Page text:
Given lowered expectations the most important summit outcome would be "to do no harm," said Holger Schmieding, chief economist at Berenberg Bank in London. "Have a discussion without a bust-up, no repeat of Charlevoix, please."

A "dream result" would be the EU, U.S. and Japan agreeing to jointly tackle their trade issues with China, but "with America-First Trump that seems too much to hope for," he said.

All eyes will be on the dynamic between Trump and Johnson , two figures who relish the unpredictability they have sown. Johnson is under intense pressure to pull Britain out of the EU and many see his relationship with the United States as key.

"My message to G-7 leaders this week is this: the Britain I lead will be an international, outward-looking, self-confident nation," he said.

Despite the barbs, Johnson and Tusk sat across a small table with Macron, Merkel, and Italy's caretaker leader Guiseppe Conte, who was its prime minister until just a few days ago.

Conte is not the only G-7 leader in a weak position.

Merkel is in her last term of office. Canadian leader Justin Trudeau, up for re-election this fall, is at the center of a political scandal . Macron himself is deeply unpopular at home, and the yellow vest protesters who have plagued him since last year have followed him to Biarritz. Only Japan's Shinzo Abe, who overwhelmingly won re-election earlier this summer, appeared solid back home.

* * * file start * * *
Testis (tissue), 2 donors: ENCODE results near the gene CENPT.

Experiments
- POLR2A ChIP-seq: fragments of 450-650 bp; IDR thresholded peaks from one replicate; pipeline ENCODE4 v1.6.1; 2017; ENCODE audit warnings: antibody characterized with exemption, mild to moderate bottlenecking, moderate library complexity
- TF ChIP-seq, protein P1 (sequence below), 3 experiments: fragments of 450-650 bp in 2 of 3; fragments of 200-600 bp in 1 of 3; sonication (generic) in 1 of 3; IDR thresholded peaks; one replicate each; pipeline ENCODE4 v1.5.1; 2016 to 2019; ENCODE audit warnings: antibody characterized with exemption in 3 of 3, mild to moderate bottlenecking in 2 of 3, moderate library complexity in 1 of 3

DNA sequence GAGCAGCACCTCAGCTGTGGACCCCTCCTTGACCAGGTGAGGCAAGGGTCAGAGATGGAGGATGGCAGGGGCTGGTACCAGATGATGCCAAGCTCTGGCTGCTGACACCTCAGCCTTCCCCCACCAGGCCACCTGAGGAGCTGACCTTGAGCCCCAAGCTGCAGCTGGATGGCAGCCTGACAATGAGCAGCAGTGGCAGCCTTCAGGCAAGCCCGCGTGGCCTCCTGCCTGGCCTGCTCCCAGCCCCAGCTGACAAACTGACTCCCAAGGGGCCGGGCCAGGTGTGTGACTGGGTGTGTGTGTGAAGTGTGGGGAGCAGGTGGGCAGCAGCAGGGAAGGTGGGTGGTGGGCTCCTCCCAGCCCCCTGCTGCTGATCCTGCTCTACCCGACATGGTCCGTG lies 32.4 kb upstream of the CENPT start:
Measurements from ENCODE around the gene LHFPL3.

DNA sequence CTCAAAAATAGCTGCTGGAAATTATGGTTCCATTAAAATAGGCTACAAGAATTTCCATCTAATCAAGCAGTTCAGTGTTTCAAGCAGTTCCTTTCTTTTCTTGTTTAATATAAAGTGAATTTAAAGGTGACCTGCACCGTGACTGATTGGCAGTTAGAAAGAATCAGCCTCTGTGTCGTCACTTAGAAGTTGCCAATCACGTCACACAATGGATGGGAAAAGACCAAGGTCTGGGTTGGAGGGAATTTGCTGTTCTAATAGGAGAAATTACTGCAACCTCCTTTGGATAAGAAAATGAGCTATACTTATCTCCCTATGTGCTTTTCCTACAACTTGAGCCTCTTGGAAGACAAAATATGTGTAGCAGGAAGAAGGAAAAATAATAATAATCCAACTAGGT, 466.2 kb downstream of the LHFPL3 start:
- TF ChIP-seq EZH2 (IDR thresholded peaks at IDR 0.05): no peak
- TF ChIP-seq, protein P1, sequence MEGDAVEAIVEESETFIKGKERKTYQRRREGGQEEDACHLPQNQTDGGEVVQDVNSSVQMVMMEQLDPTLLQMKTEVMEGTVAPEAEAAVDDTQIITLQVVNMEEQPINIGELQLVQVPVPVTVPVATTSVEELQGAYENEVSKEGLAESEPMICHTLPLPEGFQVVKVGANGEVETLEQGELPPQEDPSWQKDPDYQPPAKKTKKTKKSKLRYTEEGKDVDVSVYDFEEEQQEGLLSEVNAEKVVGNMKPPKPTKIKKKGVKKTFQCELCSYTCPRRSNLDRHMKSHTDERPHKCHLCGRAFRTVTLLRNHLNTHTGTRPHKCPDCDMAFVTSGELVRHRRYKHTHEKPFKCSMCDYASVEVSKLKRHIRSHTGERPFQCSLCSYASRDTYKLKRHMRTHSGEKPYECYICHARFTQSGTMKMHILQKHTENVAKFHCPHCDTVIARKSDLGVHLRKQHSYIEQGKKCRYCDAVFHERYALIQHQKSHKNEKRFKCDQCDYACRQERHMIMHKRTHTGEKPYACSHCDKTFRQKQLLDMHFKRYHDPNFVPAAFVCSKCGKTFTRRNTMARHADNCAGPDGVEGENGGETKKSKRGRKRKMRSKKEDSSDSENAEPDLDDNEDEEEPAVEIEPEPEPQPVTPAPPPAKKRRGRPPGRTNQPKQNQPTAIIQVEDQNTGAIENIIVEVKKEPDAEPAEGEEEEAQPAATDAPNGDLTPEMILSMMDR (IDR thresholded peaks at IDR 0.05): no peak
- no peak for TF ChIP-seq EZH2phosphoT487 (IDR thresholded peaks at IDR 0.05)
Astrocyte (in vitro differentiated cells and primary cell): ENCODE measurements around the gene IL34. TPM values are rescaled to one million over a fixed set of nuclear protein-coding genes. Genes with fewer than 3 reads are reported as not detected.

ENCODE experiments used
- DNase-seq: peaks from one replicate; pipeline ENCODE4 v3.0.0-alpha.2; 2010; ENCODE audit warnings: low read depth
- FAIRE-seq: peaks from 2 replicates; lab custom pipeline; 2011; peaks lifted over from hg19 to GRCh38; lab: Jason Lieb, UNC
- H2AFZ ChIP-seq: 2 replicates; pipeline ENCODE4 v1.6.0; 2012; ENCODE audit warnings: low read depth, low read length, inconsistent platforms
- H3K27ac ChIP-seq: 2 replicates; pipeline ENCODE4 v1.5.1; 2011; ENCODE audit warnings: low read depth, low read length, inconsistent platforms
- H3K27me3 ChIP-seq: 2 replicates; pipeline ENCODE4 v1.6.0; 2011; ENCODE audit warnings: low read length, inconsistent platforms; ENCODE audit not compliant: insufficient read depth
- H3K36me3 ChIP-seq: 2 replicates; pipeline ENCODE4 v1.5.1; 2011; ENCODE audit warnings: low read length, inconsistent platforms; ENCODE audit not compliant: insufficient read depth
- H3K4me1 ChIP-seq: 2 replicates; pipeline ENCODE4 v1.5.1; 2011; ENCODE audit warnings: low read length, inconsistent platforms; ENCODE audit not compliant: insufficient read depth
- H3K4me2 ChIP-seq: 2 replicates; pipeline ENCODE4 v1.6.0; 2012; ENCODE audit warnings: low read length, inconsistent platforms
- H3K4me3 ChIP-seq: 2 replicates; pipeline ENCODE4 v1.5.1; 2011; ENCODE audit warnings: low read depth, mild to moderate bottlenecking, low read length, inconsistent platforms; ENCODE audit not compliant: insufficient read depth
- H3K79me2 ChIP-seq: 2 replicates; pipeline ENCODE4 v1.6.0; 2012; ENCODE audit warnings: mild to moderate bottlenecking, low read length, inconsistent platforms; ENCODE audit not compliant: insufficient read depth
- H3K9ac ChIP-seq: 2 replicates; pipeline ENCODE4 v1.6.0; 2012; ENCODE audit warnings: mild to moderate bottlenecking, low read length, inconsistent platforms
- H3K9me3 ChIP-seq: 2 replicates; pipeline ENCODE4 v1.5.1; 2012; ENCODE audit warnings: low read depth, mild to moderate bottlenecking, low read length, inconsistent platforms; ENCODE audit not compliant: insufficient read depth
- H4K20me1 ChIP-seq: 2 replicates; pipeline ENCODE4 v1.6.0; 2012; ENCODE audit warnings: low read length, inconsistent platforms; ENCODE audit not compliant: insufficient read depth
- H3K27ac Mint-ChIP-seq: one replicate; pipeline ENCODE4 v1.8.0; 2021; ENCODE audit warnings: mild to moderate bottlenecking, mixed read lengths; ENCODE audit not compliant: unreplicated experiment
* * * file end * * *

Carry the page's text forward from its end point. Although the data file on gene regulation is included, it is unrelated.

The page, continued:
And even Abe faced his own diplomatic tangle, as South Korea backed out of an intelligence sharing deal with Japan over a trade dispute — and over U.S. objections.

Well outside Biarritz, police fired water cannon and tear gas at about 400 anti-capitalist protesters blocking roads in Bayonne. Earlier Saturday thousands of demonstrators marched peacefully from the area to the Spanish border to demand more action against climate change and economic inequality.

Biarritz itself was in a subdued mood after being locked down during the final week of the summer break for most of France. The appropriately named Bellevue congress center where the leaders gathered Saturday night overlooks the carefully raked sandy beach beloved by surfers and swimmers alike. It was empty.

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Geir Moulson in Berlin and Danica Kirka in Biarritz contributed.